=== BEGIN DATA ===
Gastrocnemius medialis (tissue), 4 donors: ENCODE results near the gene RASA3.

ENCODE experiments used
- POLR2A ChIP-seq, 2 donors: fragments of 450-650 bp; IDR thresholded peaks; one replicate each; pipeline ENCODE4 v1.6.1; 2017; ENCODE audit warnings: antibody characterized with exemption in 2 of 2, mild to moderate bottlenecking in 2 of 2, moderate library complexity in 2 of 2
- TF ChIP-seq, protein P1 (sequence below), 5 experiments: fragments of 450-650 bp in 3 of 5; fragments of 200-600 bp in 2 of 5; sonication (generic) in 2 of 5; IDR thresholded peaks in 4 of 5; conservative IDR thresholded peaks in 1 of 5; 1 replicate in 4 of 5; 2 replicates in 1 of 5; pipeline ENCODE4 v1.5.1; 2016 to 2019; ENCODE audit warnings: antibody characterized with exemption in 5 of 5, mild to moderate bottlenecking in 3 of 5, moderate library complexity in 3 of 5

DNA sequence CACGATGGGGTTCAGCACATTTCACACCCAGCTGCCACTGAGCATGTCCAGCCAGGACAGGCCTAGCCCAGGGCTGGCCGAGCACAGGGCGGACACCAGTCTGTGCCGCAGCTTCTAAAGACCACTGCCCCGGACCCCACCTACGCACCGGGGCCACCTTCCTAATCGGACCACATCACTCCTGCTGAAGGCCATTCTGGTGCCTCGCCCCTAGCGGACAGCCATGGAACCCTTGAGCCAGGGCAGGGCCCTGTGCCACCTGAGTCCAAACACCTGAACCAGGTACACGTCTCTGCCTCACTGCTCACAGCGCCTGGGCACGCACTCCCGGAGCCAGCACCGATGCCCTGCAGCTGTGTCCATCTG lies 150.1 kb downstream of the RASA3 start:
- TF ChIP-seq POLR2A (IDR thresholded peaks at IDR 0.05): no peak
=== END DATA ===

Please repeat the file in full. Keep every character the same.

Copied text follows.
Gastrocnemius medialis (tissue), 4 donors: ENCODE results near the gene RASA3.

ENCODE experiments used
- POLR2A ChIP-seq, 2 donors: fragments of 450-650 bp; IDR thresholded peaks; one replicate each; pipeline ENCODE4 v1.6.1; 2017; ENCODE audit warnings: antibody characterized with exemption in 2 of 2, mild to moderate bottlenecking in 2 of 2, moderate library complexity in 2 of 2
- TF ChIP-seq, protein P1 (sequence below), 5 experiments: fragments of 450-650 bp in 3 of 5; fragments of 200-600 bp in 2 of 5; sonication (generic) in 2 of 5; IDR thresholded peaks in 4 of 5; conservative IDR thresholded peaks in 1 of 5; 1 replicate in 4 of 5; 2 replicates in 1 of 5; pipeline ENCODE4 v1.5.1; 2016 to 2019; ENCODE audit warnings: antibody characterized with exemption in 5 of 5, mild to moderate bottlenecking in 3 of 5, moderate library complexity in 3 of 5

DNA sequence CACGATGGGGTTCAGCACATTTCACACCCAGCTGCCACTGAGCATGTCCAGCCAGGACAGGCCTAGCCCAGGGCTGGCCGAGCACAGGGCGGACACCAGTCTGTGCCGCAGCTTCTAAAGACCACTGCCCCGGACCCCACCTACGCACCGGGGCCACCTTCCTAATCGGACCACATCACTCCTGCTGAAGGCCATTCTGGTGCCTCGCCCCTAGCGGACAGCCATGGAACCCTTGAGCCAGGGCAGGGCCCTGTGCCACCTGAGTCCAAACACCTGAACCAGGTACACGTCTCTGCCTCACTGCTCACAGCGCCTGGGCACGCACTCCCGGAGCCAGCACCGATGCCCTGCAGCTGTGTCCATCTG lies 150.1 kb downstream of the RASA3 start:
- TF ChIP-seq POLR2A (IDR thresholded peaks at IDR 0.05): no peak